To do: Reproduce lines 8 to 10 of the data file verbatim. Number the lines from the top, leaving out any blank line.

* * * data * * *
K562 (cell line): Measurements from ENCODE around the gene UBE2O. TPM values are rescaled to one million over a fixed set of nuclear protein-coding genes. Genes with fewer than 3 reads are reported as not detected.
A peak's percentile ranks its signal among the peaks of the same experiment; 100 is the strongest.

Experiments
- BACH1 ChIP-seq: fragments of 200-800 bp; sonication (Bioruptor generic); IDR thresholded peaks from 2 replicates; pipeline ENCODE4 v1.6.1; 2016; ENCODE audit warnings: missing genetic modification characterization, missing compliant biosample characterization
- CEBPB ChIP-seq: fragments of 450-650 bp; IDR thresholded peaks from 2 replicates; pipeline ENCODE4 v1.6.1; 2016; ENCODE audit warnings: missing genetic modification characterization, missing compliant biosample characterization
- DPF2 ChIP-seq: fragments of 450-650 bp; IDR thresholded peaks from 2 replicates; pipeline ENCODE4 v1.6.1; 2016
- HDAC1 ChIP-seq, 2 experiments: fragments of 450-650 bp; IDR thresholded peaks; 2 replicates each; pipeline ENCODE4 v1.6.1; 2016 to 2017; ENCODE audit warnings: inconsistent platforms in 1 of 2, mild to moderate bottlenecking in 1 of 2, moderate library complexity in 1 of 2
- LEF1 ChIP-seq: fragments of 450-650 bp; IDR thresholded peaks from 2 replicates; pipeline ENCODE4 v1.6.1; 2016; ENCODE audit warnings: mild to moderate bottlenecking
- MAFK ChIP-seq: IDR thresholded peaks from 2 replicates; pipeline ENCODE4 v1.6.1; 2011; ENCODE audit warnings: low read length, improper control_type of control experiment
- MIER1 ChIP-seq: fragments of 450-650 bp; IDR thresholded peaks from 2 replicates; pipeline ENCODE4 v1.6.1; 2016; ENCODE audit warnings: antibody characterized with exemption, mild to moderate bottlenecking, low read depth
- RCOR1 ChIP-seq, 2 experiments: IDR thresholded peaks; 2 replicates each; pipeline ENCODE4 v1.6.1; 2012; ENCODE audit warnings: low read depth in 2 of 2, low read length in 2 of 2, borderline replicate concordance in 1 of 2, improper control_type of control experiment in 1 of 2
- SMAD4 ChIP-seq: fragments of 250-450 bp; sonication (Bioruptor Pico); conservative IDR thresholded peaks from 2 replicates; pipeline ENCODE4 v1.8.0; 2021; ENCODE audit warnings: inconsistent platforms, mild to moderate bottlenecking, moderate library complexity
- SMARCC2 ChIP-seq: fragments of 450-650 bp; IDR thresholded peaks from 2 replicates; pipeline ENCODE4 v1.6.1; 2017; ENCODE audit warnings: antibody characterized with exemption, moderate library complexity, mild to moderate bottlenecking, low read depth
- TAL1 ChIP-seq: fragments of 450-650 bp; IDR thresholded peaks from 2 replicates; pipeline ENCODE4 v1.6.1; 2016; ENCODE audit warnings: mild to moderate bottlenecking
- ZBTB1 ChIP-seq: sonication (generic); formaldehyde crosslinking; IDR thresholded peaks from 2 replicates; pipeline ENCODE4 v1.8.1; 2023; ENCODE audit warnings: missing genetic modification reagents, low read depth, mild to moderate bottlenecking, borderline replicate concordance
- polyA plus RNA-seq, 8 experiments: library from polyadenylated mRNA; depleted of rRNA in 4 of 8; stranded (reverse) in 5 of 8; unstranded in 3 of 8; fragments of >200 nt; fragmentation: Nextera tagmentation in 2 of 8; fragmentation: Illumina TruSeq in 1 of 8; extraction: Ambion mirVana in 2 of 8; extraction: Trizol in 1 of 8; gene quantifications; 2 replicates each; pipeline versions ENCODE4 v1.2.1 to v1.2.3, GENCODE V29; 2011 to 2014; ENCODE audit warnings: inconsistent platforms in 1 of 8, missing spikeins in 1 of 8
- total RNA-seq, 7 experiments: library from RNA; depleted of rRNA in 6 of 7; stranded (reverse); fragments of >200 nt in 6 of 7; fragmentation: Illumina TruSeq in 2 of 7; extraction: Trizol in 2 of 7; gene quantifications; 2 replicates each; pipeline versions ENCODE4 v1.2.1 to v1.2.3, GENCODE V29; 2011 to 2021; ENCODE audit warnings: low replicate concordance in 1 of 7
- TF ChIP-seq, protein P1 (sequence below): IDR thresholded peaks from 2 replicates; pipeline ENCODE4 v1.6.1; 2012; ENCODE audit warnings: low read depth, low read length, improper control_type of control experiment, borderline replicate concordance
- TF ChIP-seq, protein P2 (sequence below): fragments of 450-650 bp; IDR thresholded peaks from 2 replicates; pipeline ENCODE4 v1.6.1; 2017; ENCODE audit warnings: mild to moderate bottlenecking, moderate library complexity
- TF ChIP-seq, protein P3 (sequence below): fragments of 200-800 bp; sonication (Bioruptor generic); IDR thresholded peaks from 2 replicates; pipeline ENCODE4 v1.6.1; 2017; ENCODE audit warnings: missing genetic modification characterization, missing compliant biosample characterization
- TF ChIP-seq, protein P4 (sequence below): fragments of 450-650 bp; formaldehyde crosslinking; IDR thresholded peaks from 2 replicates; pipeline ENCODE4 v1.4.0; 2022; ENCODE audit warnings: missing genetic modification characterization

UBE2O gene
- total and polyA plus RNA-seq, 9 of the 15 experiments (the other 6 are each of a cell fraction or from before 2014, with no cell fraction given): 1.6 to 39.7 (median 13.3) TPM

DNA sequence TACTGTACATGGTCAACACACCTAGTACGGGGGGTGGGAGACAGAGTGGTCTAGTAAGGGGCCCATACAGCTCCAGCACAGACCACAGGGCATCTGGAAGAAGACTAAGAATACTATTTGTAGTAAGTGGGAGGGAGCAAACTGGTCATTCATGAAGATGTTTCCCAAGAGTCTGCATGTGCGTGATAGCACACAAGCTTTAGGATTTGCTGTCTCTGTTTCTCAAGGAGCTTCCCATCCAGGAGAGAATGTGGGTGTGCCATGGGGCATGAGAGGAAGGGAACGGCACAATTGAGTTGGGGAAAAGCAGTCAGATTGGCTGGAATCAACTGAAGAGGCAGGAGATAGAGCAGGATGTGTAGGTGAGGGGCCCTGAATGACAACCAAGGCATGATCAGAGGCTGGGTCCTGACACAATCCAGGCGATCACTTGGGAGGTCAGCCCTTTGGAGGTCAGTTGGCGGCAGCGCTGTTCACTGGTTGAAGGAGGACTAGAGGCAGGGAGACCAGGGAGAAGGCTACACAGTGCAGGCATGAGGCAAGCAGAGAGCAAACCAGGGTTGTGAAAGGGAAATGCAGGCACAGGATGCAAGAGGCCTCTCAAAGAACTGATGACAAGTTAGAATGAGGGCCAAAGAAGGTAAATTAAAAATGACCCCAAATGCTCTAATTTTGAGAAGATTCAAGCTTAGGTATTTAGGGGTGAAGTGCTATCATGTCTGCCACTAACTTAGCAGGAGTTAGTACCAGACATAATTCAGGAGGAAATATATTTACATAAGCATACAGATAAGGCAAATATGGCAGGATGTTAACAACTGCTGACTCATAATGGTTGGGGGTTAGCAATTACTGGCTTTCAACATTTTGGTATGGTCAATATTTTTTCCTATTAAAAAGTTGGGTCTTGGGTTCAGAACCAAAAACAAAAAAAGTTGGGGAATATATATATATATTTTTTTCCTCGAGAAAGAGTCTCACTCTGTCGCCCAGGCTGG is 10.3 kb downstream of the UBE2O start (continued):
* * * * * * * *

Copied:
- LEF1 ChIP-seq: fragments of 450-650 bp; IDR thresholded peaks from 2 replicates; pipeline ENCODE4 v1.6.1; 2016; ENCODE audit warnings: mild to moderate bottlenecking
- MAFK ChIP-seq: IDR thresholded peaks from 2 replicates; pipeline ENCODE4 v1.6.1; 2011; ENCODE audit warnings: low read length, improper control_type of control experiment
- MIER1 ChIP-seq: fragments of 450-650 bp; IDR thresholded peaks from 2 replicates; pipeline ENCODE4 v1.6.1; 2016; ENCODE audit warnings: antibody characterized with exemption, mild to moderate bottlenecking, low read depth